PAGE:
Now on to today’s guest.
Healing From Trauma Is Possible
Anne: I have Tiffany Barnes on today’s episode. She is familiar with overcoming hardships. After enduring physical, mental, and sexual abuse Tiffany was emancipated at the age of 15. At the time she was only the 2nd case in the state of Utah for a child of that age to become legally emancipated from her parents. While working three jobs to support herself through high school Tiffany became a sterling scholar, graduated top of her class, was an athlete, and a founder of Share; an advocacy group for students by students who had experienced abuse.
Emancipate Yourself From Abuse And Shine
What began as a small group of students supporting each other (Share) has since grown and evolved into a 501c nation foundation that stands for sharing hope for the abused through resilience and empowerment. As a torchbearer for the 2002 Olympics, Tiffany has always been determined to shine a light in dark places helping others to light their flame from within. As an empowerment coach, she has expanded her effort and is now part of the Kindness Revolution, one of the longest-running national initiatives focused purely on kindness. Her first book, The Throw Away Girl, an inspiring autobiography is soon to be released.
She has a podcast for abuse survivors called Speak Loud. I was recently a guest on this, and I wanted to have her here so that she could share her story. Welcome, Tiffany.
Tiffany: Thank you so much for having me. It’s a pleasure.
You Can Emancipate Yourself From Abuse
Anne: So, Tiffany is going to share a little bit about her childhood abuse and becoming emancipated, which is an amazing story, and then we’re going to focus the rest of the episode on the abuses she experienced from her boyfriend and how she didn’t really realize what was going on. Then finally also emancipated herself from that situation.
Emancipate Yourself From Abuse By Identifying The Abuse
So, Tiffany let’s start with your childhood abuse. Did you understand as a child that you were being abused?
Tiffany: I think the moment I realize that I was being abused was when my dad broke my arm. So, in answer to that question from my earliest memory until he broke my arm when I was six, I didn’t realize it, but then once that happened, I was like, okay, this isn’t like typical. This isn’t normal. He threw me across the room, and I hit a really solid wood door.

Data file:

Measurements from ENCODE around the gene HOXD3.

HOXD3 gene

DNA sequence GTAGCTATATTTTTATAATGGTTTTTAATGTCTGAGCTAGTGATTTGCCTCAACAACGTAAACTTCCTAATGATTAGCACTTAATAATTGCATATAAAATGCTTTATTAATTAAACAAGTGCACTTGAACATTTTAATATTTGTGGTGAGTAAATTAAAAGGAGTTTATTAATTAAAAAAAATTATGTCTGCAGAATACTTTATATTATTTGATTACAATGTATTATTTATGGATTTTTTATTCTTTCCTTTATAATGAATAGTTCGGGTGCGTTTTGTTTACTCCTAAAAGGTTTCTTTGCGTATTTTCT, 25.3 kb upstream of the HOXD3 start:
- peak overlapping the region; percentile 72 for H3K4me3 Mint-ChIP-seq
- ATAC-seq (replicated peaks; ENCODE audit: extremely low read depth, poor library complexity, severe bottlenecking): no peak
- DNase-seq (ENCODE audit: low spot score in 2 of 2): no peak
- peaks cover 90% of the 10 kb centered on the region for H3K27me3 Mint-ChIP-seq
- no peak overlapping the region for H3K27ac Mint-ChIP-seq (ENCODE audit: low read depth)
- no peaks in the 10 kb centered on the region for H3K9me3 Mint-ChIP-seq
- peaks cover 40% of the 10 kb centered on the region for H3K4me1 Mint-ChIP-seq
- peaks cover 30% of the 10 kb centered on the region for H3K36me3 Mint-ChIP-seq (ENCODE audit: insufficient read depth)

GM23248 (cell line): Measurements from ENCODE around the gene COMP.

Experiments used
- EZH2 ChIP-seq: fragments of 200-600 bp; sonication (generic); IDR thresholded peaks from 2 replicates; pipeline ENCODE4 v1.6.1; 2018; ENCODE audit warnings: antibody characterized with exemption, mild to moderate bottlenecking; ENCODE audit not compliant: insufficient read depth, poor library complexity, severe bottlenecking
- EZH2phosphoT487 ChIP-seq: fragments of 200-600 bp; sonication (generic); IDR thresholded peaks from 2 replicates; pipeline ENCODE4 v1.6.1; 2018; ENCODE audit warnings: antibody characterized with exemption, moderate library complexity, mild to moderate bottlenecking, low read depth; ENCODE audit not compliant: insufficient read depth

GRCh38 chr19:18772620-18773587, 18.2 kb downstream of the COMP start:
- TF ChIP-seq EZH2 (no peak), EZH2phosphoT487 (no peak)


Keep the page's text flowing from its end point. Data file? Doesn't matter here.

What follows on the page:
Emancipate Yourself From Abuse By Listening To Your Gut
I didn’t know the word abused obviously at six, but I knew that what was happening couldn’t be right. I think the reason that I noticed that is because I had a cast on my arm. Kind of a long story short my dad would never take his anger out on my mom when he was mad at my mom. He put her up on a big pedestal, and so instead when he got mad, he would pick me up off of the floor from my coloring books and threw me across the room in anger from some sort of fight with my mom. He’s taking my mom and me to my grandmother’s house for the day because he worked a really weird shift of 3 pm to midnight, and so when he would go to work my mom and I would go to my grandmother’s house; my mom’s mom house.
Do Not Allow Others To Dictate Your Safety
We were driving a 1964 Ford, which my dad still drives, and the seat-belt in that car; the reason I tell you that is the seatbelts in the car are very difficult to push the button down to undo the seatbelt, and my dad started yelling at me because I couldn’t get the seatbelt button to go down and that was because my arm was broken. I’m saying I can’t do it and I’m crying and he’s getting pissed off at me. He finally goes and undoes the seatbelt and basically like yanks me out of the car and throws me to my mom, and my mom and I go inside my grandmother’s house. I’m bawling, my arm looks crazy, and my mom’s trying to say, oh, it’s nothing, it must be a sprain, and my grandmother was like no, this isn’t a sprain; we need to take her to the hospital right now.
Emancipate Yourself From Abuse By Refusing To Condone & Hide It
So, they ended up taking me and I remember the whole time it was my grandmother by my side, not my mother. I don’t remember where my mother was, but my grandmother was the one that when they were giving me the anesthetic shot to be able to do what they needed to do to reform it and put the cast on or whatever it was that they did at the time. My grandmother was there trying to calm me down and wiping my tears and wiping my head and telling me I’m going to be okay. My dad picks us up that day at midnight and so I got woken up, you know Dad’s here, and we got to go home, and I come out with this cast on my arm. I distinctively remember my dad sitting on, my grandfather played the organ, and so my dad was sitting on this organ bench and saw this cast on my arm and just kind of looked down at the ground and didn’t say anything about it, but the next morning I was told to tell everybody that I fell out of a tree and that’s what happened to the arm.
Abusers Need Victims To Cover For Them